Cabinet: African refugees could be given residency and permission to work

Information Minister Melford Nicholas (file photo)
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By Carlena Knight

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They will not be afforded Antiguan and Barbudan citizenship, but the West African visitors who choose to remain in the country could be offered residency and work permits.

That confirmation came yesterday from Cabinet spokesperson, Information Minister Melford Nicholas, as questions linger after the government’s previous announcement that the hundreds of Africans who arrived in the country on charter flights in recent months will be allowed to remain.

“Antiguan passport? No…I don’t think that that is on the cards, but certainly the whole idea of residency and work permits, that is part of the legal framework that we are considering,” Nicholas told media during yesterday’s post-Cabinet press briefing.

The Africans’ arrival and failure to leave, having initially come into the country as ‘tourists’, has stirred controversy over the past few weeks, with the opposition United Progressive Party (UPP) even going as far as staging a protest outside the Office of the Prime Minister.

There is still no word on how many African refugees have decided to seek asylum in Antigua and Barbuda.

The Immigration Department has been tasked with tracking down and investigating just how many of the Africans would like to be repatriated – as the government has also offered – or remain in the country. But, according to Nicholas, Cabinet has yet to receive an update.

He did however say that for those who wish to stay, government will be looking at various options to ensure they do so legally while contributing to the country’s economic growth.

“One of the features that we have asked the Immigration to do is to do a skills audit amongst them as well, to determine whether or not we have some additional benefits to be derived from some of these persons that are here.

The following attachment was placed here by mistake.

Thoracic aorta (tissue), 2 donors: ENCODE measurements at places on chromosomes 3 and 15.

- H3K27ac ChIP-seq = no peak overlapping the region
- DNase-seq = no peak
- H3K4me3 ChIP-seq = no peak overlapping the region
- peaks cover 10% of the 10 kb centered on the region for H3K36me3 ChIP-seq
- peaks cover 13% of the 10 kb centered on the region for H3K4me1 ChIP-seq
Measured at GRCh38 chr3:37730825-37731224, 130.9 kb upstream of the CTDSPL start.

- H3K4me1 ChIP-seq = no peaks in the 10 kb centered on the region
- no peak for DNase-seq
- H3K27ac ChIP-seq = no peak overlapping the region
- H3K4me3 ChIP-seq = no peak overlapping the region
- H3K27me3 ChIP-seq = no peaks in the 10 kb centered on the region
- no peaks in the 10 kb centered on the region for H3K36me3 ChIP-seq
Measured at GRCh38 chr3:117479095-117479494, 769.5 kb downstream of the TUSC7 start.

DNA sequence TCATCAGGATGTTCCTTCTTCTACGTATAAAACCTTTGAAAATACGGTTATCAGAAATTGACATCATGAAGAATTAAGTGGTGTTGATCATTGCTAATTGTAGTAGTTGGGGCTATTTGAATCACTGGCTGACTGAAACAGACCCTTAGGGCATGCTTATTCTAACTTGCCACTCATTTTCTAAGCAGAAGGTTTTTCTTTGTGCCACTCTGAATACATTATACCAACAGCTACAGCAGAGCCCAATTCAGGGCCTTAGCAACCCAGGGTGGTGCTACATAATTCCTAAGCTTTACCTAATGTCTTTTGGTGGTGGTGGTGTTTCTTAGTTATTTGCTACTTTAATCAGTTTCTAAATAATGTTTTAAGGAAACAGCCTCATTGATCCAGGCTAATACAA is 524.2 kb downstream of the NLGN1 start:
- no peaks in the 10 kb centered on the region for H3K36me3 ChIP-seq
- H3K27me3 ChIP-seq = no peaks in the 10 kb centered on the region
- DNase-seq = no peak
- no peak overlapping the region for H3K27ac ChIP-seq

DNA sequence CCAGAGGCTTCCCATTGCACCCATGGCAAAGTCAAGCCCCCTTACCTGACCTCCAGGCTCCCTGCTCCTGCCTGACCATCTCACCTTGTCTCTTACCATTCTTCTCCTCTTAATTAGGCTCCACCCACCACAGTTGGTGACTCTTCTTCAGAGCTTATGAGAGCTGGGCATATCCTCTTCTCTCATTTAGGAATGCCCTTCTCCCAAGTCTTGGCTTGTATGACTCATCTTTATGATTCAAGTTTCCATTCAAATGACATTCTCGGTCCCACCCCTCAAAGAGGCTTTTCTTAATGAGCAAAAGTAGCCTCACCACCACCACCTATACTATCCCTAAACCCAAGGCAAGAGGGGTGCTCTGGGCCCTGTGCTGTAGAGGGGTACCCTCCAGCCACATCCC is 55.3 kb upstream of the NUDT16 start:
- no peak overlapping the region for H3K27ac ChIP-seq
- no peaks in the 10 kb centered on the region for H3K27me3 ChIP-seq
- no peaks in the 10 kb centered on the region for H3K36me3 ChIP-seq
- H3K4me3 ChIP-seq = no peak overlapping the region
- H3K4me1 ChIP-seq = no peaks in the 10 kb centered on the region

“As the economy continues to expand, we are going to need additional skills to be able to develop some of these projects and so, from the standpoint of having them integrate, and when we say integrate we mean integrate to become a full part of our society, we are asking Antiguans and Barbudans as they have already begun to do on their own account to embrace and have an open heart in respect to this matter,” Nicholas said.

Government said last week that 637 of the more than 900 people who touched down between November and January remained in Antigua. Many of them are Cameroonians fleeing a bloody conflict back home.

It is unclear how many of these asylum seekers came aboard Antigua Airways or other chartered airlines which the government and Antigua Airways officials claim mirrored their operations.

The announcement that they will be allowed to stay has prompted calls for more bipartisan discussions between the government and the opposition – but the government is insisting that it has no obligation to engage in that manner.

Opposition leader, Jamale Pringle, questioned the government’s stance during the party’s protest earlier this week and said more talks should have taken place before the decision was made.

“There are many areas in the parliamentary life of the country where there is opportunity for bipartisanship even dealing with issues of reports that are presented to parliament from time to time,” Nicholas said when questioned at Thursday’s press conference.

“The opposition serves on a number of the committees that have oversight over the work of the central government, and so there is every built-in opportunity for there to be bipartisanship dealing with those matters.

“If you take for example, the opposition wanted to engage myself or any other ministers on any particular matter and they wanted to raise it before the parliament then the opportunity is there in the order paper for them to pose questions to the ministers and it provides that engagement in the open forum for the public to see what is going on, but the responsibility for managing affairs of the state falls to the government of the day,” Nicholas said.

He added that his statements were not intended to bring malice or dismiss the value of the opposition, but were in line with the protocols established under the law.

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